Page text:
What Makes A Great Landing Page?

If you’ve never setup a landing page before, or if you have one that’s not converting and aren’t sure why, then don’t worry. There is a lot of content out there on this subject and I’m going to outline a few baseline points you can use to evaluate your landing page(s).

Get Your Content Right

Headlines Are Important!

First evaluate if you have action driven statements, and if they convey some value for the visitor. People skim web pages and the headlines are the first piece of copy they’re going to read. When you think of headlines think front-page newspaper. Something short that grabs your attention and makes you want to keep reading.

A good headline pre-qualifies a visitor by giving them an idea of what to expect, which allows them to make a quick decision if this is for them or not.

Also, does your headline match the page the visitor just came from? No? Well it should. They most likely clicked a google ad, banner ad or some other link so that link name or headline in the ad should match the headline on your page. They have an expectation of what they’re going to see, so reassure them by giving them what they expect.

Don’t Forget The Sub Headings

I often see clients forget sub headings on the page which is a big mistake. The sub heading should reinforce the headline above it, and briefly describe the benefit of what you’re offering.

Your Body Copy Should Not Look Like One Large Paragraph

People reading on the web looking for answers are skimming pages. Break up your paragraphs and write a small heading that summarizes what that paragraph talks about. Look at how the paragraphs are broken up on this page. Can you quickly look at the headings and get a general idea of the content?

Images Should Match the Content

You would think this is a given, but there are plenty of landing pages that use the wrong imagery. I’ve seen images that don’t go with the headlines or the content. Just completely out of context, or people have used outdated images. Yikes! Please don’t use images from the 90s. Visitors can tell. Unless of course it goes with your product.

Keep Your Form High On The Page and in The Top Right

Tests have shown that contact forms produce better results if they’re placed on the right side of the page. You also need to be mindful that the form is seen as soon as a visitor lands on the page, so keep it up higher on the page.

Short or Long Contact Forms?

There really isn’t any statistics that show shorter forms are better, or longer forms are better. What it comes down to is the quality of leads you want to receive. Shorter forms tend to yield more leads, but possibly less qualified leads. Longer forms tend to yield less leads but more qualified leads.

What’s going to be the best form to put on your landing page? I don’t know. I can tell you that if you make it easy to fill out, only include what’s necessary, then it’s a good place to start. Honestly it’s something you’re going to have to test.

Remove Distractions, Remove The Navigation

In just about every test and every case study I’ve read, if the landing page has navigation and then it’s removed; the conversion rate automatically goes up. Think about it; you’re removing the option to go anywhere else, and you’re forcing the visitor into a decision. They can leave or fill out this form.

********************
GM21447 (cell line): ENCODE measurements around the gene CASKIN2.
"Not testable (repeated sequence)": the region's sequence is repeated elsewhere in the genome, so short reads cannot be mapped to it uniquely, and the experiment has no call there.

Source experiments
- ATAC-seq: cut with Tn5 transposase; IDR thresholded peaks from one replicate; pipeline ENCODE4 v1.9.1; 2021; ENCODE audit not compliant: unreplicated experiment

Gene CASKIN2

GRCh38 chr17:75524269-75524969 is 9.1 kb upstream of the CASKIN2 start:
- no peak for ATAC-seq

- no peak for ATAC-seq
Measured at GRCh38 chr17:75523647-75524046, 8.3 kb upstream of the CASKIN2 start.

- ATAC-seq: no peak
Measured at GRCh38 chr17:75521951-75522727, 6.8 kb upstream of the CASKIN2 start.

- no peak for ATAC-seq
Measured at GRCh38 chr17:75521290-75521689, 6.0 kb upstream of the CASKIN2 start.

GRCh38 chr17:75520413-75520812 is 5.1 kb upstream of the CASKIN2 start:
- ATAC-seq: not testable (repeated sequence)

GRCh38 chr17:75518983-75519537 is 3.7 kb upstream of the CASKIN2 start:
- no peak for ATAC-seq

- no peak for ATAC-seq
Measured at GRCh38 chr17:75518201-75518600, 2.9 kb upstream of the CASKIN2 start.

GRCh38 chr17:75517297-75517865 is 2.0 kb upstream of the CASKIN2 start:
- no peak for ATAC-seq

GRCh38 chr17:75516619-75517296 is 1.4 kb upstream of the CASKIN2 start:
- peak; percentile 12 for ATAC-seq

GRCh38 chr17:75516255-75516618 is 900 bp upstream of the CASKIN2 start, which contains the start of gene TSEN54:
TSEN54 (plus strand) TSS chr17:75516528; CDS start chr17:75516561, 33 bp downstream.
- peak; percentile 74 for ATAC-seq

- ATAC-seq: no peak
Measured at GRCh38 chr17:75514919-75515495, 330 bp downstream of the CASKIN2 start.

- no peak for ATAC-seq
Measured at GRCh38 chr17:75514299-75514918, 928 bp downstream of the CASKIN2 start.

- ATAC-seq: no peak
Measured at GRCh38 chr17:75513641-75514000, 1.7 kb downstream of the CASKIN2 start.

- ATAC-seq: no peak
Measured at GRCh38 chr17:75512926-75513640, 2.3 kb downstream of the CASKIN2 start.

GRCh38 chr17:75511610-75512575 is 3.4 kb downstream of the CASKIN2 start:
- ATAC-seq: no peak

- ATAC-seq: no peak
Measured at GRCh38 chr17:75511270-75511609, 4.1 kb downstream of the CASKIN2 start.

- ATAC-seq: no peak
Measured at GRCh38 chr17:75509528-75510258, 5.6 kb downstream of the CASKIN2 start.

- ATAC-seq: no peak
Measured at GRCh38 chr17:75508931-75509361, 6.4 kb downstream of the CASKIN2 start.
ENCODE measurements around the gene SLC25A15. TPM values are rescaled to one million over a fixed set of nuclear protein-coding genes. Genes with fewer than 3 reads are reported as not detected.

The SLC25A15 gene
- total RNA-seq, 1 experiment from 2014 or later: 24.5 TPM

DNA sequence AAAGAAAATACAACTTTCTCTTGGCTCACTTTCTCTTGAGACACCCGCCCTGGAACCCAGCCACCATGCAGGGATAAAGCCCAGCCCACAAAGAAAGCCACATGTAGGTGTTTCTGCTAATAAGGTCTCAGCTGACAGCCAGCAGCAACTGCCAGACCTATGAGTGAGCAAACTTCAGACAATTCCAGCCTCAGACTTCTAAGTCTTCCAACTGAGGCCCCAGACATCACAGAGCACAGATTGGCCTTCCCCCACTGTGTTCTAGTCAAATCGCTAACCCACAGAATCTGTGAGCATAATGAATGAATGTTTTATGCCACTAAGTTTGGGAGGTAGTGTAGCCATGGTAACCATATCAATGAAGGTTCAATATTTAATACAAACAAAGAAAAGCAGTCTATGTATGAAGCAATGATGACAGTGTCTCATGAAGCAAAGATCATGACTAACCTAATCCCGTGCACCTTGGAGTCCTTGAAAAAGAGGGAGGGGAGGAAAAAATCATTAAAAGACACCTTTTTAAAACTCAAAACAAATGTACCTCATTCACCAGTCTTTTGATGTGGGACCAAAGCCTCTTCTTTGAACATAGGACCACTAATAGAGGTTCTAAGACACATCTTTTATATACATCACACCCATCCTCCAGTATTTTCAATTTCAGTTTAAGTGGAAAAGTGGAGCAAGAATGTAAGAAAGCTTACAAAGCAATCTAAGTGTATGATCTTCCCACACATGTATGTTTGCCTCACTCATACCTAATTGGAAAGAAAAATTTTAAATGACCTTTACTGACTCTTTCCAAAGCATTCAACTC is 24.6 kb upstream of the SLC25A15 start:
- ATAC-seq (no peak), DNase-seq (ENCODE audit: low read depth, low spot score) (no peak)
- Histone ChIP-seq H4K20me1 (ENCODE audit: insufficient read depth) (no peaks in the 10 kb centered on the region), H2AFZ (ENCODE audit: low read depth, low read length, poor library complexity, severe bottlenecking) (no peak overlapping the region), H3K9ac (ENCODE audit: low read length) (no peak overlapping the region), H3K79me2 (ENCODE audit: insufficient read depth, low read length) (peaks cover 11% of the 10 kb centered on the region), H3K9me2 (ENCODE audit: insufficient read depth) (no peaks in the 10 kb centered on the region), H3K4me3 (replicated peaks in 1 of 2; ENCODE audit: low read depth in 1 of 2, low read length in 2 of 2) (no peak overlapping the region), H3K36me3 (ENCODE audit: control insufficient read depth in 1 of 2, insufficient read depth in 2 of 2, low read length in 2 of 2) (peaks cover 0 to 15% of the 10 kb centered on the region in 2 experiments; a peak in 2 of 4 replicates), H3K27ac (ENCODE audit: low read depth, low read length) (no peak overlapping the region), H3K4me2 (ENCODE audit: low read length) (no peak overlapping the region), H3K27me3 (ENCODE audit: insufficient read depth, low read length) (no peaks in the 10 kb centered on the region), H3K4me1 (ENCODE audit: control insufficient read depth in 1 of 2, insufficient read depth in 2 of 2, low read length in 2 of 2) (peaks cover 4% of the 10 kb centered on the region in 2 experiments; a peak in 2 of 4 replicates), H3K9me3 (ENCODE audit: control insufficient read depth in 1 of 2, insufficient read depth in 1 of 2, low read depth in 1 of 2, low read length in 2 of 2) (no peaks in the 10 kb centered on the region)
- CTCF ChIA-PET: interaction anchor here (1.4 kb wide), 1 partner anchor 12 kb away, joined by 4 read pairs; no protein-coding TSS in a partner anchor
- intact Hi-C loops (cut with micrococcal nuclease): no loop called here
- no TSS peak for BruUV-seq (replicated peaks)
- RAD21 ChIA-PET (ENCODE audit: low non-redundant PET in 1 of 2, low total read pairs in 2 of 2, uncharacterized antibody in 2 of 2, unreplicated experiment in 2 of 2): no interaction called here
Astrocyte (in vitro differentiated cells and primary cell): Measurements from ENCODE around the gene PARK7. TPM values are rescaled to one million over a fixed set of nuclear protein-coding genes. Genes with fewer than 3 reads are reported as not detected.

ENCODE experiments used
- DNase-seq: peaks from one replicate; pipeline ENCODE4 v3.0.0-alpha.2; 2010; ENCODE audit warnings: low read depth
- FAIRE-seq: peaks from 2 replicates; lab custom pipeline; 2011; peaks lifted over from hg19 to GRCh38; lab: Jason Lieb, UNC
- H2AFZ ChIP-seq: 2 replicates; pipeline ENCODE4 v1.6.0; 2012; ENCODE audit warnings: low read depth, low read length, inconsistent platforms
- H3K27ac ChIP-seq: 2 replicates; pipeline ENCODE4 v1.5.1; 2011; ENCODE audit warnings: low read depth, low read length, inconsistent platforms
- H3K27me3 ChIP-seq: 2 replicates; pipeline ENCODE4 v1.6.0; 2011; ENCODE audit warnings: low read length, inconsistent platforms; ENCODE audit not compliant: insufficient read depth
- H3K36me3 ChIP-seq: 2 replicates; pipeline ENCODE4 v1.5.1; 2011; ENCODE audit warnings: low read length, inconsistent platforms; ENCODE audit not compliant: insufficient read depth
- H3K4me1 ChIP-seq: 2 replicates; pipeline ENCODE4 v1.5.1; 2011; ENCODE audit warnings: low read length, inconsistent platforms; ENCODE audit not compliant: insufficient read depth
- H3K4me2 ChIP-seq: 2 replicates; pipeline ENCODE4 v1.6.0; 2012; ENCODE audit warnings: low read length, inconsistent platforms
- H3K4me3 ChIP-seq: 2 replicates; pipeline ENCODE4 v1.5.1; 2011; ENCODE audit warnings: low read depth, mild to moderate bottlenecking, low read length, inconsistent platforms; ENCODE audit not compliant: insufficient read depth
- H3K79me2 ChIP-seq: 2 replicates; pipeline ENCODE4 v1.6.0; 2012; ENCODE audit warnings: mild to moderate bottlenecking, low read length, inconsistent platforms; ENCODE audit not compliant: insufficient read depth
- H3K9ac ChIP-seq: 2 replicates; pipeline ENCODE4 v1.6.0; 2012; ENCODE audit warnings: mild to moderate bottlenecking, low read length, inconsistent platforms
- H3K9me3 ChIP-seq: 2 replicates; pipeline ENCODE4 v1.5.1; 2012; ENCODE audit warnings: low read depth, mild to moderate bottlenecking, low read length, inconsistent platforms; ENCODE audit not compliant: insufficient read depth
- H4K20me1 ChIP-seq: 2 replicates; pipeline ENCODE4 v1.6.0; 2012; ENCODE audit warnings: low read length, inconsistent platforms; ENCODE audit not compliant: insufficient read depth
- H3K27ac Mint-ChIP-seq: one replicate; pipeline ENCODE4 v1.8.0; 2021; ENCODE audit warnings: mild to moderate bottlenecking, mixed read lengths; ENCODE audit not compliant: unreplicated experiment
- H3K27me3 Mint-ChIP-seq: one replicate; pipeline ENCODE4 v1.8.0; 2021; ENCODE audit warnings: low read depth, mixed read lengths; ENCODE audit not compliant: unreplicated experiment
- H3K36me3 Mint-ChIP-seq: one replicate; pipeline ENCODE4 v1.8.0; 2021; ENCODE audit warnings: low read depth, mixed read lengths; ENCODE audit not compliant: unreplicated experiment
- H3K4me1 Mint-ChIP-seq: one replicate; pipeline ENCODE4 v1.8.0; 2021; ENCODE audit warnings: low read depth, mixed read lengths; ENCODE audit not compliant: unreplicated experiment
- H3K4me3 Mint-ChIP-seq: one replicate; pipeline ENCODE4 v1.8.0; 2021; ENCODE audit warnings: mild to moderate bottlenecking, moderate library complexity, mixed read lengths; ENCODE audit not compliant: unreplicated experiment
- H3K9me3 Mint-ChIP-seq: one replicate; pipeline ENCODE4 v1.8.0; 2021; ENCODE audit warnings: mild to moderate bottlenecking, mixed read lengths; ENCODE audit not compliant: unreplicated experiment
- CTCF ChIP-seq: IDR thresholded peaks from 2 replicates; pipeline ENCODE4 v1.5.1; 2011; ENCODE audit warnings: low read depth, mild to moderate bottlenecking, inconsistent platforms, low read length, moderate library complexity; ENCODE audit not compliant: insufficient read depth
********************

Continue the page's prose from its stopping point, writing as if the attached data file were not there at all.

Fight the desire to add more, or give them links to videos, or more information pages. If you send them anywhere else you run the risk of them getting distracted, and you’re giving them too many options. You’re adding another decision they have to make because now they have to come back to your landing page. Just make it easy for them. Fill out this form, or leave.

Build A Responsive Landing Page

Don’t build a static page that doesn’t format well on tablet or mobile. What happens when someone directed to your landing page and they’re on a mobile device? Does it look bad? Do they have to pinch and zoom? Make it easy. Make it look good. Keep it simple.

Try Using Tokens Throughout Your Landing Page

A token is something that places a piece of content in specified areas of the page. For example, placing a visitors name in a headline, or in certain spots of the body copy, so as they read it then it feels more personal. This strategy is a lot more in-depth and requires more planning, but if done right can be very effective.

Test Your Page, and Test Again, and Again, and…

It’s a tall task to have the highest converting landing page the first time out the gate. A high conversion page is a result of A/B testing, tracking, looking at results, testing again and paying close attention to the results.

The first thing to remember is change one thing at a time. If you change more than one thing at a time, and conversion is effected, then how do you know which one of the two worked? Change a single photo, or change a headline, or change the offer, then evaluate your results. You’ll be surprised how much a headline or a single image can affect your conversion rates.

Don’t Ignore Your Page Once It Starts Converting

Ok, so you’ve tested your page, it’s converting the way you like, you allocated more advertising dollars to drive more traffic, now you can just sit back and let the leads roll in. Way to go, you’re done! Wrong! Don’t turn your back on it.

The bottom line is the economy changes, people change, and technology changes, businesses change. Nothing stays the same, so keep a close eye on your landing page results, and when the conversion rate starts to drop then start testing again.

Did this post leave you confused and overwhelmed about creating your own landing page? If you feel like you don’t know where to start then pick up the phone and give us a call. We’ve got you covered. (916) 749-1500

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